Planned cuts to food scrutiny questioned
Ottawa's proposal to give industry greater responsibility for meat inspection will make future recalls more likely, professor says.
A major meat recall by a Toronto packing plant has ensnared the Harper government in a controversy over food safety on the eve of a possible federal election.
Liberal agriculture critic Wayne Easter and other opposition MPs are demanding answers from Agriculture Minister Gerry Ritz over a leaked cabinet document that outlines plans to give the food industry a greater role in the inspection process.
The document also spells out plans to cut millions in federal spending on surveillance for mad-cow disease.
While the plans have yet to be approved, critics say they would leave Canadian consumers more vulnerable to food-borne illnesses such as the current outbreak of listeriosis, caused by the Listeria monocytogenes bacterium.
Ann Clark, a plant agriculture professor at the University of Guelph, said the Canadian Food Inspection Agency's plans to give industry a greater role in food inspection would make food recalls more likely.
"No question about it," she said. Dr. Clark said the problem of food safety has become almost "not fixable" because of the food industry's massive scale.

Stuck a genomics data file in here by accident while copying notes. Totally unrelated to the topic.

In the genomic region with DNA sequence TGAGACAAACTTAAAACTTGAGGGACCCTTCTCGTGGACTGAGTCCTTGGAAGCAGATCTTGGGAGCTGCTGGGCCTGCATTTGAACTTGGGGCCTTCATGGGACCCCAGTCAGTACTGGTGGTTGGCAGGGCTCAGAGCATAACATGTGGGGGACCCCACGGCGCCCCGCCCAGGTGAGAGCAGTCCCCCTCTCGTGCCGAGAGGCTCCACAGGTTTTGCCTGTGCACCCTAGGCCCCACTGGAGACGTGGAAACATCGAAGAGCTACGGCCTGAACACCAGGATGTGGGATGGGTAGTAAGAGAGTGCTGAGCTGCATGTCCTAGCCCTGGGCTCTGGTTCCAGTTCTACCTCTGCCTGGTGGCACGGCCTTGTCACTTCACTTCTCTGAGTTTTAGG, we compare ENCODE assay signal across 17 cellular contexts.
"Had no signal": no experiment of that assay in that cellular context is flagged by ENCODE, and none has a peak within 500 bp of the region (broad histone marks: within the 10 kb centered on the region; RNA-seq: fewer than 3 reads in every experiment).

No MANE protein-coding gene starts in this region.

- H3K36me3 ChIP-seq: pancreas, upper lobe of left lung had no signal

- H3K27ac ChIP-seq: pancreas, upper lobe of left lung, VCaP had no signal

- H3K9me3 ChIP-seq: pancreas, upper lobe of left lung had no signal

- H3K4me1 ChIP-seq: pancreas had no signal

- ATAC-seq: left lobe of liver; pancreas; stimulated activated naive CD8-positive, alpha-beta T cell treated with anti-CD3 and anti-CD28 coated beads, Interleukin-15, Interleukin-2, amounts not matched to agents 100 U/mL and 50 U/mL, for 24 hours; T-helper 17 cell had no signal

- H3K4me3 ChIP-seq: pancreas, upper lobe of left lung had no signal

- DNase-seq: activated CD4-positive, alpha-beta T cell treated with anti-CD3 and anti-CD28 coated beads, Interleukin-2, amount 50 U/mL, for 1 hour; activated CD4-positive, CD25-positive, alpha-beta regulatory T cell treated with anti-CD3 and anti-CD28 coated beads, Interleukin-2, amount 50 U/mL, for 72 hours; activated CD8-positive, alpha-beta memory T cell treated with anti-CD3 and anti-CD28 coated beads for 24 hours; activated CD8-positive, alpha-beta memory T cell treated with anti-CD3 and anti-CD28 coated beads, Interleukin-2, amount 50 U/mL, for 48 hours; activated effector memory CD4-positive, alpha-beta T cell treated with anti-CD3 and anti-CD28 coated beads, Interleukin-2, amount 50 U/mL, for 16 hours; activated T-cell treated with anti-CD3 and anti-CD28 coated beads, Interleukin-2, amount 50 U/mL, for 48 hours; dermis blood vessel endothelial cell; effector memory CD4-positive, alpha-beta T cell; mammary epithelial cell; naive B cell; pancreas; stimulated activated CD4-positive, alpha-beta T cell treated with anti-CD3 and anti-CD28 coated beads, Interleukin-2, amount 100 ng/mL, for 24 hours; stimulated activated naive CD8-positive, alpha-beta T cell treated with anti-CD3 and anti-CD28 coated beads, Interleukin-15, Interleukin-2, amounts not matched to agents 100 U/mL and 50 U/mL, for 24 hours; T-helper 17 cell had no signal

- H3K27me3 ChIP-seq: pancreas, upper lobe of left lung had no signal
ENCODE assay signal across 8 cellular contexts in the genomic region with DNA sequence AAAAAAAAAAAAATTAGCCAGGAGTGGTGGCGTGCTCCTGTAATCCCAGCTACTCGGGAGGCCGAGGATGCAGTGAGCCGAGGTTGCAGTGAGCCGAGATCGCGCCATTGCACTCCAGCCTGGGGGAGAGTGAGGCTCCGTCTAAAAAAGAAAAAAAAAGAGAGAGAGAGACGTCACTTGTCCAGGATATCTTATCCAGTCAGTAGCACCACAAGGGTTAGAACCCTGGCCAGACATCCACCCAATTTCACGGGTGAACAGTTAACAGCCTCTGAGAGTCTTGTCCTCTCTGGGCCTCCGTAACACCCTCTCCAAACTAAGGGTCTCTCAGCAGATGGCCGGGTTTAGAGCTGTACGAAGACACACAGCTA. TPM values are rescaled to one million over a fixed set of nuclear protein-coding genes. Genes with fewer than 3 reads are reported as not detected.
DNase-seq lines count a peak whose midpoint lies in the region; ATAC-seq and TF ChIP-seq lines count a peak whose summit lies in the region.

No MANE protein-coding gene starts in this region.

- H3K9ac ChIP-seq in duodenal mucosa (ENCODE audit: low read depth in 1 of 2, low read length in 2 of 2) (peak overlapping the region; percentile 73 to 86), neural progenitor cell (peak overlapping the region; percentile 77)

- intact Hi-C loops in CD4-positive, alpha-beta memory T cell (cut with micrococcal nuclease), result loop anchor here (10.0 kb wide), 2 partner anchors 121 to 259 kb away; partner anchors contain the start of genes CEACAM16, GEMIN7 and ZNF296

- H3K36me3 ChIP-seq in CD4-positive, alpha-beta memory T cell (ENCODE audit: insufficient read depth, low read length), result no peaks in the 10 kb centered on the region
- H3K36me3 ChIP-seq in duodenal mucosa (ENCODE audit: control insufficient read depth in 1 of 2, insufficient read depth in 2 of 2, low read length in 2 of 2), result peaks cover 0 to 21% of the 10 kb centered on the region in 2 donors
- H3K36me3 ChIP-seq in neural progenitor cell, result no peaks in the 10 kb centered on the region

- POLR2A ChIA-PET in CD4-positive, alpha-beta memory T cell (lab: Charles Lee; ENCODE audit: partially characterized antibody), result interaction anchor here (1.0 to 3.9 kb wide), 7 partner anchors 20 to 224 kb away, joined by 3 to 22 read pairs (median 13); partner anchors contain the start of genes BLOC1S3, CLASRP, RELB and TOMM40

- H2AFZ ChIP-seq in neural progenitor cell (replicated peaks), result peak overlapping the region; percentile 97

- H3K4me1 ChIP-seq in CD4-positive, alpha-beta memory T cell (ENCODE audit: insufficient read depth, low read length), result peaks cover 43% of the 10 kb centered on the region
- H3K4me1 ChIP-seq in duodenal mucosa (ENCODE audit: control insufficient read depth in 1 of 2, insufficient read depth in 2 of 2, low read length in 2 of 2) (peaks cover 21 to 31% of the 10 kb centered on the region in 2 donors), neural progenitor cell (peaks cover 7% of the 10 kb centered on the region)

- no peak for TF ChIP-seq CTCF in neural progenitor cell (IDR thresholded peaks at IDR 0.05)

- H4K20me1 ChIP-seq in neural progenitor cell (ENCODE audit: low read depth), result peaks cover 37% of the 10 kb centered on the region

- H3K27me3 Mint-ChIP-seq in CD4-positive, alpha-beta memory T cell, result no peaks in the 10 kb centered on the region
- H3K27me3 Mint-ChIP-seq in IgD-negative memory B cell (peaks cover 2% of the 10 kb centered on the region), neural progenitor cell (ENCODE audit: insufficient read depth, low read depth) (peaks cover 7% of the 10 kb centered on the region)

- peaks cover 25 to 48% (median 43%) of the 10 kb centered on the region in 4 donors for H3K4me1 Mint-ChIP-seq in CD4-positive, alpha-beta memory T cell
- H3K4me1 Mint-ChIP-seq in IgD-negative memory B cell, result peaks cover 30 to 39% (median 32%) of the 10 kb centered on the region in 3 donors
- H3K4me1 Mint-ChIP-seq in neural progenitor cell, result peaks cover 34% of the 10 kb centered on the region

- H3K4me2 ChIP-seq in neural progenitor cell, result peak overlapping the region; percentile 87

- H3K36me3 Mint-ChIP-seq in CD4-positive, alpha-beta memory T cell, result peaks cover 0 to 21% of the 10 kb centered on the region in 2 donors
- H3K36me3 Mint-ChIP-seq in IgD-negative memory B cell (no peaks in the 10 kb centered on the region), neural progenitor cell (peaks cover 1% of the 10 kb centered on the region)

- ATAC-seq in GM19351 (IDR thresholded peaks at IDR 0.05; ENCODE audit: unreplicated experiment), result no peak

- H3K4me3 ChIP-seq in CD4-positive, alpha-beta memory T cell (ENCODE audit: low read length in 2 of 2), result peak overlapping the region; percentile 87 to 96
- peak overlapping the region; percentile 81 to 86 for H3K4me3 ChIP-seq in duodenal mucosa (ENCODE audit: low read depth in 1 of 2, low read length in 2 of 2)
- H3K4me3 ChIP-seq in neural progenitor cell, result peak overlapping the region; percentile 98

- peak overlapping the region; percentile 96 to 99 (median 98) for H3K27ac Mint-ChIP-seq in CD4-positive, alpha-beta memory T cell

"That's not to say that a small butcher can't make mistakes, but at best, he's going to kill off a few of his neighbours. When you take that same mistake and you put it into a plant that serves millions, the risk is vastly expanded," she said.
The government's plans came to light in July after reports that CFIA biologist Luc Pomerleau had been fired for sending the cabinet document to his union. The seven-page document, marked confidential and stamped May 6, 2008, had been left on a shared server where it could be viewed by a wide number of public servants.
The Commons agriculture committee held special hearings this week in response to reports about the contents of the document. Opposition MPs approved a motion demanding the government table the document, but Mr. Ritz has so far refused. The minister issued a statement this week accusing the Liberals of "irresponsible political rhetoric" and added they are insulting Canada's internationally recognized food safety system.
The Globe and Mail obtained a copy of the document. It consists of a letter from Treasury Board Secretary Wayne Wouters to CFIA president Carole Swan, followed by a table of proposed spending cuts. The agency is asked to cut 5 per cent of its budget as part of a government-wide "strategic review." However, unlike many other departments required to undergo the same process, the agency is promised in the document that the government will return the savings to it for new spending priorities.
Among the 13 areas proposed for cuts is meat inspection: "Shift from full-time CFIA meat inspection presence to an oversight role, allowing industry to implement food safety control programs and to manage key risks," the document states.
Mr. Wouters writes: "the announcement of these reallocations has been deferred owing to significant communications risks and to allow for further policy and communications work to be completed."